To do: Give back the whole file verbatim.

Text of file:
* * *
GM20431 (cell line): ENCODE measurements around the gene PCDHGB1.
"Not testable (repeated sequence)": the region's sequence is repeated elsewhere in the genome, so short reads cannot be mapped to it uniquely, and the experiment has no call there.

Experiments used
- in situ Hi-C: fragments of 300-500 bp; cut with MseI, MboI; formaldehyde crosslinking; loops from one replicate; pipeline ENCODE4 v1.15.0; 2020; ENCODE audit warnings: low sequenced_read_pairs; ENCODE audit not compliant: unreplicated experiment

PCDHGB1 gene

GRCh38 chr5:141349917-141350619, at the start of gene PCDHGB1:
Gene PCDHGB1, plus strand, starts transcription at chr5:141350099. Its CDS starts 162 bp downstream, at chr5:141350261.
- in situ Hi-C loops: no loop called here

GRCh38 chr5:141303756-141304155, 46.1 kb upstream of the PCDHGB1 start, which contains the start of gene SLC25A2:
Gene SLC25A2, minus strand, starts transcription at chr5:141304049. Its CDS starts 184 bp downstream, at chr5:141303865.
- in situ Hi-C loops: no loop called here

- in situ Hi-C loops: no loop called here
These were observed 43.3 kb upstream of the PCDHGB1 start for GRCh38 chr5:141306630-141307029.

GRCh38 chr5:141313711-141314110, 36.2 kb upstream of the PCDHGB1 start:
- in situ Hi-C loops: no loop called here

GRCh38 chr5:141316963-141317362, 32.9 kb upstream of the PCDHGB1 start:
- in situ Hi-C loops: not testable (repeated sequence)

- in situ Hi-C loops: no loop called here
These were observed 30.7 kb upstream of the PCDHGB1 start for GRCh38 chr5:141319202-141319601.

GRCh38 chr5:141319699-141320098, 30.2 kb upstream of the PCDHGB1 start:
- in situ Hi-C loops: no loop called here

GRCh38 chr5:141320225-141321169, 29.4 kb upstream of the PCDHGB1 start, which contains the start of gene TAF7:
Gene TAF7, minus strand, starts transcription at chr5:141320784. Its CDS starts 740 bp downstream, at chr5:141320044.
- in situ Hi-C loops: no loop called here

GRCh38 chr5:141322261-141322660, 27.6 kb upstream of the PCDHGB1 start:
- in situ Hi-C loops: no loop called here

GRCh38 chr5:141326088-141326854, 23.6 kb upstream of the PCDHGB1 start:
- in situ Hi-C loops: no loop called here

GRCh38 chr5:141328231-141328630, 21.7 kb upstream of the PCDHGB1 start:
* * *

GM20431 (cell line): ENCODE measurements around the gene PCDHGB1.
"Not testable (repeated sequence)": the region's sequence is repeated elsewhere in the genome, so short reads cannot be mapped to it uniquely, and the experiment has no call there.

Experiments used
- in situ Hi-C: fragments of 300-500 bp; cut with MseI, MboI; formaldehyde crosslinking; loops from one replicate; pipeline ENCODE4 v1.15.0; 2020; ENCODE audit warnings: low sequenced_read_pairs; ENCODE audit not compliant: unreplicated experiment

PCDHGB1 gene

GRCh38 chr5:141349917-141350619, at the start of gene PCDHGB1:
Gene PCDHGB1, plus strand, starts transcription at chr5:141350099. Its CDS starts 162 bp downstream, at chr5:141350261.
- in situ Hi-C loops: no loop called here

GRCh38 chr5:141303756-141304155, 46.1 kb upstream of the PCDHGB1 start, which contains the start of gene SLC25A2:
Gene SLC25A2, minus strand, starts transcription at chr5:141304049. Its CDS starts 184 bp downstream, at chr5:141303865.
- in situ Hi-C loops: no loop called here

- in situ Hi-C loops: no loop called here
These were observed 43.3 kb upstream of the PCDHGB1 start for GRCh38 chr5:141306630-141307029.

GRCh38 chr5:141313711-141314110, 36.2 kb upstream of the PCDHGB1 start:
- in situ Hi-C loops: no loop called here

GRCh38 chr5:141316963-141317362, 32.9 kb upstream of the PCDHGB1 start:
- in situ Hi-C loops: not testable (repeated sequence)

- in situ Hi-C loops: no loop called here
These were observed 30.7 kb upstream of the PCDHGB1 start for GRCh38 chr5:141319202-141319601.

GRCh38 chr5:141319699-141320098, 30.2 kb upstream of the PCDHGB1 start:
- in situ Hi-C loops: no loop called here

GRCh38 chr5:141320225-141321169, 29.4 kb upstream of the PCDHGB1 start, which contains the start of gene TAF7:
Gene TAF7, minus strand, starts transcription at chr5:141320784. Its CDS starts 740 bp downstream, at chr5:141320044.
- in situ Hi-C loops: no loop called here

GRCh38 chr5:141322261-141322660, 27.6 kb upstream of the PCDHGB1 start:
- in situ Hi-C loops: no loop called here

GRCh38 chr5:141326088-141326854, 23.6 kb upstream of the PCDHGB1 start:
- in situ Hi-C loops: no loop called here

GRCh38 chr5:141328231-141328630, 21.7 kb upstream of the PCDHGB1 start: